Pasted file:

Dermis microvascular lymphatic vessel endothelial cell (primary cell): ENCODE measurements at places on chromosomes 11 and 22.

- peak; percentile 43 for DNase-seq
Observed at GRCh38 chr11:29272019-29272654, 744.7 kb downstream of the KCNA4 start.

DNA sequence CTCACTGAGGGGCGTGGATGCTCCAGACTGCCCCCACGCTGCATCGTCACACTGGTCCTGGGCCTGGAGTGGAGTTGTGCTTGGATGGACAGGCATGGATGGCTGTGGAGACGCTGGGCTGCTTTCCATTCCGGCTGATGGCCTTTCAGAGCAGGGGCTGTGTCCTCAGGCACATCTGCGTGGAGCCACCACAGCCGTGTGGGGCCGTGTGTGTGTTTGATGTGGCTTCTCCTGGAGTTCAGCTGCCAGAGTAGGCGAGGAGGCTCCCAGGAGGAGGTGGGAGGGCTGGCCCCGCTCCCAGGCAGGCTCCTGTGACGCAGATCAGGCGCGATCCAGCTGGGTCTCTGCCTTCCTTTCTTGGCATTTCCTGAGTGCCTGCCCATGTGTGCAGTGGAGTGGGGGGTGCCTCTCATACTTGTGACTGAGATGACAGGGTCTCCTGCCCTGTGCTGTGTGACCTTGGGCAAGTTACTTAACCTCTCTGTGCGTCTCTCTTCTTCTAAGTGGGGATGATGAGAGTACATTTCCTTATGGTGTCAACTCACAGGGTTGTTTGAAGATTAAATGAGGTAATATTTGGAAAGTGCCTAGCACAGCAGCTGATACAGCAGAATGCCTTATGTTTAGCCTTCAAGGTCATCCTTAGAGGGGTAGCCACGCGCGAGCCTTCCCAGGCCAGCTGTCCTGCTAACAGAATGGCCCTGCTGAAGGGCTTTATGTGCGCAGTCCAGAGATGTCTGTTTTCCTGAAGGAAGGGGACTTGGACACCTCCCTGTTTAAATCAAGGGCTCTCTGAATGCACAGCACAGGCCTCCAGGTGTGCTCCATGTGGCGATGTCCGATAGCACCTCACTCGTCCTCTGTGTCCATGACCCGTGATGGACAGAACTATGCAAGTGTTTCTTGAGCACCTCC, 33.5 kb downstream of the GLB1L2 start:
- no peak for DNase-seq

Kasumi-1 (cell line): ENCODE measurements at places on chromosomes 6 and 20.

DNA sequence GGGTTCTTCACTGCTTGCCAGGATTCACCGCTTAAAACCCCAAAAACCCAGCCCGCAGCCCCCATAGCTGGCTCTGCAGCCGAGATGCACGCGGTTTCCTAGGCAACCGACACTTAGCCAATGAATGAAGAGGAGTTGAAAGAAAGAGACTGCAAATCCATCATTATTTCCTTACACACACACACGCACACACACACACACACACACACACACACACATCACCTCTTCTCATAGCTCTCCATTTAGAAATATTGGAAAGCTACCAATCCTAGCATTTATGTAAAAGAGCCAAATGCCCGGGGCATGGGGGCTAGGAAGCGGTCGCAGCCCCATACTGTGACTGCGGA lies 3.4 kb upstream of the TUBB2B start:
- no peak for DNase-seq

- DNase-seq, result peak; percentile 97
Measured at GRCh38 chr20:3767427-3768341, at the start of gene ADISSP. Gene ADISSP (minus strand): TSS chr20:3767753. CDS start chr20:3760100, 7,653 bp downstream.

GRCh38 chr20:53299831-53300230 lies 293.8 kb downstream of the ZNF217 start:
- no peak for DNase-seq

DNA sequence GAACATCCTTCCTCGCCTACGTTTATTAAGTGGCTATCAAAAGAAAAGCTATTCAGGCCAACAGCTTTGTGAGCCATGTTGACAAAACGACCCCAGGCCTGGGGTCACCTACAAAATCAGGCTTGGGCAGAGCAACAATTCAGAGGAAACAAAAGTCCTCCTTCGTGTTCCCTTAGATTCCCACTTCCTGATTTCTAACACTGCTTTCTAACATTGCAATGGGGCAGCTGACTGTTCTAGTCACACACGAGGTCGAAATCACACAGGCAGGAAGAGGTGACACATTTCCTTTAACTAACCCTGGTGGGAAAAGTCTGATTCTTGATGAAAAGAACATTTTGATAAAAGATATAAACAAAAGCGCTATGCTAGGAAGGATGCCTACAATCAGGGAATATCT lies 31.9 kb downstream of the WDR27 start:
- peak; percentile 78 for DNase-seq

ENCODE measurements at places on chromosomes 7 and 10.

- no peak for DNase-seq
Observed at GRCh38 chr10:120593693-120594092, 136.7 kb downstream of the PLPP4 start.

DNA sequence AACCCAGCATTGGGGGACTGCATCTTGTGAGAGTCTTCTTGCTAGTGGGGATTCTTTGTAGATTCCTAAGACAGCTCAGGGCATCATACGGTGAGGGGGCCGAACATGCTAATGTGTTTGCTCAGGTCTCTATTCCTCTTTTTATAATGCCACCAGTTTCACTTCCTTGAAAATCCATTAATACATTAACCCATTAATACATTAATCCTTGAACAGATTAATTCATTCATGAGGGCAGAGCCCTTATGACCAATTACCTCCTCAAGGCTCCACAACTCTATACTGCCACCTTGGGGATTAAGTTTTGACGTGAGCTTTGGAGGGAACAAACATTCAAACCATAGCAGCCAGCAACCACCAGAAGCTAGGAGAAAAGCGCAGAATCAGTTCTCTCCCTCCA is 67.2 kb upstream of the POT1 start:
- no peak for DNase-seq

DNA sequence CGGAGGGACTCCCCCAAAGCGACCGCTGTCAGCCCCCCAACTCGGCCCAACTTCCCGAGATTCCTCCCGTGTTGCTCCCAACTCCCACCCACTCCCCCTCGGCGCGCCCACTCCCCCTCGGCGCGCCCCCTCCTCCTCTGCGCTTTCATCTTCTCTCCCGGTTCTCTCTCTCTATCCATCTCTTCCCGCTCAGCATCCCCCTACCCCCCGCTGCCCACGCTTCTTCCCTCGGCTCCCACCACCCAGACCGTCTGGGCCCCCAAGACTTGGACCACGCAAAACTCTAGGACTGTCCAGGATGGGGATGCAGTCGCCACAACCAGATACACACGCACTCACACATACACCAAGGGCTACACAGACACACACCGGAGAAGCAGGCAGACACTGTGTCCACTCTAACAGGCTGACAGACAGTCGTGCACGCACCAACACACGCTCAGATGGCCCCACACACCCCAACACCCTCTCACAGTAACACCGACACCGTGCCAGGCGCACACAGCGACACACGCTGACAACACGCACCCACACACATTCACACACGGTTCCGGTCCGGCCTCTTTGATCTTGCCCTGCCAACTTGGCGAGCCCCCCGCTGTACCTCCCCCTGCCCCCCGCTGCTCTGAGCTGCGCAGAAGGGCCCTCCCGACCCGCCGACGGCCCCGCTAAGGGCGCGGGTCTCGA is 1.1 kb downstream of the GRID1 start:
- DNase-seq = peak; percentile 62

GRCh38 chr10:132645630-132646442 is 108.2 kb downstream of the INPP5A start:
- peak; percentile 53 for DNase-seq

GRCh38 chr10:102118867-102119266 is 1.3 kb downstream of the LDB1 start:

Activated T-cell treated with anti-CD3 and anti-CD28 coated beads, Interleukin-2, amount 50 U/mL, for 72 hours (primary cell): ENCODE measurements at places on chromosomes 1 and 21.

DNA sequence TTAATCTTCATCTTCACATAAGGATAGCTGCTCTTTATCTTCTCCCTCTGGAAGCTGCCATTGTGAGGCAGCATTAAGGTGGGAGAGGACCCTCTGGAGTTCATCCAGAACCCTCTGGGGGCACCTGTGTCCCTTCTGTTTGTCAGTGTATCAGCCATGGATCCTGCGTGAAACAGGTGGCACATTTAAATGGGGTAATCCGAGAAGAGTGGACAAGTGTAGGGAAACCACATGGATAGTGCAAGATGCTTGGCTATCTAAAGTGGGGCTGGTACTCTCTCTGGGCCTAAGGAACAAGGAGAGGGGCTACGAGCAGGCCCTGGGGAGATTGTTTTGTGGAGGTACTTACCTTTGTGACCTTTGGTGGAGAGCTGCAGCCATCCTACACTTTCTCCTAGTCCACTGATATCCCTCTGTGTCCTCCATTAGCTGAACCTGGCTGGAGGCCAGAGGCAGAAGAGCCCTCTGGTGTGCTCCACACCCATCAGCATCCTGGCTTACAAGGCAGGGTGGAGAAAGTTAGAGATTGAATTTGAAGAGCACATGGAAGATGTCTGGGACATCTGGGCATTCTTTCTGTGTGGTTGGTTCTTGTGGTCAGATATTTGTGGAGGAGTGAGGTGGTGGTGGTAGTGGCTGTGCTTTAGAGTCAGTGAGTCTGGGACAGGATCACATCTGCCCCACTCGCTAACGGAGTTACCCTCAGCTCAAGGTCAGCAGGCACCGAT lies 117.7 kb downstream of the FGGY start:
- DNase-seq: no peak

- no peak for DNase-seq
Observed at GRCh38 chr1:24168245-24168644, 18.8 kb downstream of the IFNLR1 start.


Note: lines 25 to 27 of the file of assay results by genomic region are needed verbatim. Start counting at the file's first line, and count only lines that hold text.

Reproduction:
Activated T-cell treated with anti-CD3 and anti-CD28 coated beads, Interleukin-2, amount 50 U/mL, for 72 hours (primary cell): ENCODE measurements at places on chromosomes 1 and 21.

DNA sequence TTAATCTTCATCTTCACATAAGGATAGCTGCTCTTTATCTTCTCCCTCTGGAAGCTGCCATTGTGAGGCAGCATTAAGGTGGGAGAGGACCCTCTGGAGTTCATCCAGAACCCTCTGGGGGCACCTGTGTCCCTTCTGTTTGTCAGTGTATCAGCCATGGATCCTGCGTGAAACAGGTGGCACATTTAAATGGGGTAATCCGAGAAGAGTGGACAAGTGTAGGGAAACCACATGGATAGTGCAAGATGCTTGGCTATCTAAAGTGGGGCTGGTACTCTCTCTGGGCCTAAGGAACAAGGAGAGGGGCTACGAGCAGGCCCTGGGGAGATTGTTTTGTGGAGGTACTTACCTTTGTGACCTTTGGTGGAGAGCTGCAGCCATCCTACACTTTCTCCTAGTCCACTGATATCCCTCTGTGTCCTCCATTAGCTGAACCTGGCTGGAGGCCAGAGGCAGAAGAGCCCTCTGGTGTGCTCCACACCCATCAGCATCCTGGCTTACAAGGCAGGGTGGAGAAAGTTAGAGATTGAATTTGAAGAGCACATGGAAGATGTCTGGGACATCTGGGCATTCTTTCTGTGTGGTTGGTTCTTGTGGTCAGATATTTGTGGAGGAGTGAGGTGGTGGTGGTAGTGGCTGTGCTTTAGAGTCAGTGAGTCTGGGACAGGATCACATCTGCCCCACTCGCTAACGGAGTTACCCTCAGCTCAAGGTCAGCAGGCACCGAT lies 117.7 kb downstream of the FGGY start:
- DNase-seq: no peak